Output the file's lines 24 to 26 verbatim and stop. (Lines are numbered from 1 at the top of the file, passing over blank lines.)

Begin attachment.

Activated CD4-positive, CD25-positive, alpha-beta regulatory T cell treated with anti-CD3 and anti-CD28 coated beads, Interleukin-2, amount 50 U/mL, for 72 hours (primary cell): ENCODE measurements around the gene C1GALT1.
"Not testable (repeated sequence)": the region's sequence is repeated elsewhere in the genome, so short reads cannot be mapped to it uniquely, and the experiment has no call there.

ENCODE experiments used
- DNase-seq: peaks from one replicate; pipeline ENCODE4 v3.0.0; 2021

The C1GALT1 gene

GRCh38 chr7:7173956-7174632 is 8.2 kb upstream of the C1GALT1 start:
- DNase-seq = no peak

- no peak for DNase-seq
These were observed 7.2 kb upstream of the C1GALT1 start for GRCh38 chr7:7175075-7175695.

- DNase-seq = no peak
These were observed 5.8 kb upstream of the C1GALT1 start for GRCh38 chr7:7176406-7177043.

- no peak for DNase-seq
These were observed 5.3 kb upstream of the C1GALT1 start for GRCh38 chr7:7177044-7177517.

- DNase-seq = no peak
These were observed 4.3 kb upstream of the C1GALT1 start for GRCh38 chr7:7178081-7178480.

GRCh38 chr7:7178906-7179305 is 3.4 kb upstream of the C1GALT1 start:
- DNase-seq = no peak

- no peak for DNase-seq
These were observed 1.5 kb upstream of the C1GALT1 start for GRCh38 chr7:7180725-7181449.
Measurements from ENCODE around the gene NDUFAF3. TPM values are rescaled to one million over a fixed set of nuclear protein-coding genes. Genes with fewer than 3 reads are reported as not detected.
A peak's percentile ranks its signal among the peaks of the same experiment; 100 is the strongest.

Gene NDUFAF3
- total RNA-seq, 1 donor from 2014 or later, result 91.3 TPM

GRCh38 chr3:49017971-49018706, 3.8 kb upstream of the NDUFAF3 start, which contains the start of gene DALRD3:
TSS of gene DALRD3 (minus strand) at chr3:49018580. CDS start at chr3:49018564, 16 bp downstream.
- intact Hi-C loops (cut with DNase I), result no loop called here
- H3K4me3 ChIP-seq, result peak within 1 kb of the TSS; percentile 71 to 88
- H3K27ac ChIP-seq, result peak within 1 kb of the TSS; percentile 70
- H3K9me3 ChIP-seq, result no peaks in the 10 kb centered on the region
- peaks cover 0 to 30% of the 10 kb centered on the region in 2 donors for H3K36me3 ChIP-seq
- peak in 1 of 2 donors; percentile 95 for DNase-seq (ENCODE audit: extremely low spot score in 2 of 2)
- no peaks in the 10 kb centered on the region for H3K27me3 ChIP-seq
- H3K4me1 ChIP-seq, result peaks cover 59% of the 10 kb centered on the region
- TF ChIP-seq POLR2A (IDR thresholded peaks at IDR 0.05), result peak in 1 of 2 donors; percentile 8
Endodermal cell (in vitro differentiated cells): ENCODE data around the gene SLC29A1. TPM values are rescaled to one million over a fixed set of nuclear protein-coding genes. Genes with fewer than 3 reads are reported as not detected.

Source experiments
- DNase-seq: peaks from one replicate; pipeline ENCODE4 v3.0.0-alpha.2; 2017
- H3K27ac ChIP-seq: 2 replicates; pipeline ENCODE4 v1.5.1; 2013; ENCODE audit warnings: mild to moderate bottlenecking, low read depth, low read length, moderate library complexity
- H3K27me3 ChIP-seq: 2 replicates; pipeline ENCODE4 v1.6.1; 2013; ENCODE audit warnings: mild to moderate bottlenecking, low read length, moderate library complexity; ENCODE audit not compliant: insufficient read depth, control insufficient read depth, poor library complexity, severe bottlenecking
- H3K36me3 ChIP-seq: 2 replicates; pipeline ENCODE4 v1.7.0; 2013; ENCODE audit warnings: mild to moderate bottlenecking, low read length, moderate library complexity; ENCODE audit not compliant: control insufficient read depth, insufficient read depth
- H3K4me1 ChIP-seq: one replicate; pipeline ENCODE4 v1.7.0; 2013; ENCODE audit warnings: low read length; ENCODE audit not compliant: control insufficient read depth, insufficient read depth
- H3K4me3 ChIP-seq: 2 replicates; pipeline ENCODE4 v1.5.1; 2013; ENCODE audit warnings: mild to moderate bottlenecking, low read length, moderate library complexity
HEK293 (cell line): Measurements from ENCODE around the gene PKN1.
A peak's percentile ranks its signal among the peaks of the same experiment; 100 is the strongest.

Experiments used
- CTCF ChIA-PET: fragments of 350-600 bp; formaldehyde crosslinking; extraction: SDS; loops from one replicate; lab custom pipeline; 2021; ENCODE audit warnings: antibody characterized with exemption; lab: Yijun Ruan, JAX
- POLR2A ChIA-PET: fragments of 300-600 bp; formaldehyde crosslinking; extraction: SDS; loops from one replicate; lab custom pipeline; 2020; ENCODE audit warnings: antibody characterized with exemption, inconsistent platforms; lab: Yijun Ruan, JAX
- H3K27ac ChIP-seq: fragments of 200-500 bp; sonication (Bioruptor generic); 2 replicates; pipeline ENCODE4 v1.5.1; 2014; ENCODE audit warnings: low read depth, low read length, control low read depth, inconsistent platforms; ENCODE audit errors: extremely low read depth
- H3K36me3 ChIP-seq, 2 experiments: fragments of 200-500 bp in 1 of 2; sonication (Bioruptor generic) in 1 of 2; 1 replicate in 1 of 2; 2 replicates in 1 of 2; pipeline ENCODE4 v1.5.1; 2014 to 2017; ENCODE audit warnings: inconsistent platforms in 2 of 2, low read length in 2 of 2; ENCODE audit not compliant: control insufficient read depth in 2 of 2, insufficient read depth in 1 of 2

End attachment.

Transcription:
GRCh38 chr3:49017971-49018706, 3.8 kb upstream of the NDUFAF3 start, which contains the start of gene DALRD3:
TSS of gene DALRD3 (minus strand) at chr3:49018580. CDS start at chr3:49018564, 16 bp downstream.
- intact Hi-C loops (cut with DNase I), result no loop called here